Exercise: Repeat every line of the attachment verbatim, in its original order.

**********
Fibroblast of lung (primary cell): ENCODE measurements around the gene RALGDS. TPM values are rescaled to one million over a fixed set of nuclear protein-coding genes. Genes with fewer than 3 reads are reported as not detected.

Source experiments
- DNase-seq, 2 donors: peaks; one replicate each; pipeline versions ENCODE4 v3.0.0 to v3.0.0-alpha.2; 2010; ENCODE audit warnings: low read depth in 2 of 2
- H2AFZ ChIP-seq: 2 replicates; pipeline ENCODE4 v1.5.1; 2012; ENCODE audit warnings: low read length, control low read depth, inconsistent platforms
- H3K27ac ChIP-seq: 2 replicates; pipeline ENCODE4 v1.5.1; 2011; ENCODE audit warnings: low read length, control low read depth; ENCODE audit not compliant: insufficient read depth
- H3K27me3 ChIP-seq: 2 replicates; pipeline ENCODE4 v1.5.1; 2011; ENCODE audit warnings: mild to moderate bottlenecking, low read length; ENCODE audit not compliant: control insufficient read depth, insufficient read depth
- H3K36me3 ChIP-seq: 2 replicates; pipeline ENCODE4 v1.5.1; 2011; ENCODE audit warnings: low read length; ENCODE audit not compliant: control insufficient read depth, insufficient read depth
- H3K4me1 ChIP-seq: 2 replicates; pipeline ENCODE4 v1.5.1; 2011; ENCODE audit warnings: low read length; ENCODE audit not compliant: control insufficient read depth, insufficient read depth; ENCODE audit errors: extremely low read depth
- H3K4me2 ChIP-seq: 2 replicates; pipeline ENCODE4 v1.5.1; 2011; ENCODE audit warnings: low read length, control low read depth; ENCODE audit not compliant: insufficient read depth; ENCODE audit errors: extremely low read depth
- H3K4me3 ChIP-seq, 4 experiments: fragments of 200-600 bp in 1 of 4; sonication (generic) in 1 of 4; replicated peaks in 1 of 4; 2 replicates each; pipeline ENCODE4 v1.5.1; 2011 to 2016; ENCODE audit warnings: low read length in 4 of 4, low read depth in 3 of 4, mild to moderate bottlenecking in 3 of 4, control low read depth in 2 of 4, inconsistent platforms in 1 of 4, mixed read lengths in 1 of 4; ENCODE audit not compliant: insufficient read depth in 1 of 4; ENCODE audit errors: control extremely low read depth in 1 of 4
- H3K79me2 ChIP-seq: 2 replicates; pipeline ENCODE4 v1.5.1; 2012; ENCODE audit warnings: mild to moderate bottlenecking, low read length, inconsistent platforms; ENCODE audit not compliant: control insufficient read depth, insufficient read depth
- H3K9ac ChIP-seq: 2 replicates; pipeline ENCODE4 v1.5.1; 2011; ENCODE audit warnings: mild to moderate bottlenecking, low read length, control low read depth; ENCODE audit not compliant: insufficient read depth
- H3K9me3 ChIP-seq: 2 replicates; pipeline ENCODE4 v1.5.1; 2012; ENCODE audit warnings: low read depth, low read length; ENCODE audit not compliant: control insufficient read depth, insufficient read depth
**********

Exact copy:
Fibroblast of lung (primary cell): ENCODE measurements around the gene RALGDS. TPM values are rescaled to one million over a fixed set of nuclear protein-coding genes. Genes with fewer than 3 reads are reported as not detected.

Source experiments
- DNase-seq, 2 donors: peaks; one replicate each; pipeline versions ENCODE4 v3.0.0 to v3.0.0-alpha.2; 2010; ENCODE audit warnings: low read depth in 2 of 2
- H2AFZ ChIP-seq: 2 replicates; pipeline ENCODE4 v1.5.1; 2012; ENCODE audit warnings: low read length, control low read depth, inconsistent platforms
- H3K27ac ChIP-seq: 2 replicates; pipeline ENCODE4 v1.5.1; 2011; ENCODE audit warnings: low read length, control low read depth; ENCODE audit not compliant: insufficient read depth
- H3K27me3 ChIP-seq: 2 replicates; pipeline ENCODE4 v1.5.1; 2011; ENCODE audit warnings: mild to moderate bottlenecking, low read length; ENCODE audit not compliant: control insufficient read depth, insufficient read depth
- H3K36me3 ChIP-seq: 2 replicates; pipeline ENCODE4 v1.5.1; 2011; ENCODE audit warnings: low read length; ENCODE audit not compliant: control insufficient read depth, insufficient read depth
- H3K4me1 ChIP-seq: 2 replicates; pipeline ENCODE4 v1.5.1; 2011; ENCODE audit warnings: low read length; ENCODE audit not compliant: control insufficient read depth, insufficient read depth; ENCODE audit errors: extremely low read depth
- H3K4me2 ChIP-seq: 2 replicates; pipeline ENCODE4 v1.5.1; 2011; ENCODE audit warnings: low read length, control low read depth; ENCODE audit not compliant: insufficient read depth; ENCODE audit errors: extremely low read depth
- H3K4me3 ChIP-seq, 4 experiments: fragments of 200-600 bp in 1 of 4; sonication (generic) in 1 of 4; replicated peaks in 1 of 4; 2 replicates each; pipeline ENCODE4 v1.5.1; 2011 to 2016; ENCODE audit warnings: low read length in 4 of 4, low read depth in 3 of 4, mild to moderate bottlenecking in 3 of 4, control low read depth in 2 of 4, inconsistent platforms in 1 of 4, mixed read lengths in 1 of 4; ENCODE audit not compliant: insufficient read depth in 1 of 4; ENCODE audit errors: control extremely low read depth in 1 of 4
- H3K79me2 ChIP-seq: 2 replicates; pipeline ENCODE4 v1.5.1; 2012; ENCODE audit warnings: mild to moderate bottlenecking, low read length, inconsistent platforms; ENCODE audit not compliant: control insufficient read depth, insufficient read depth
- H3K9ac ChIP-seq: 2 replicates; pipeline ENCODE4 v1.5.1; 2011; ENCODE audit warnings: mild to moderate bottlenecking, low read length, control low read depth; ENCODE audit not compliant: insufficient read depth
- H3K9me3 ChIP-seq: 2 replicates; pipeline ENCODE4 v1.5.1; 2012; ENCODE audit warnings: low read depth, low read length; ENCODE audit not compliant: control insufficient read depth, insufficient read depth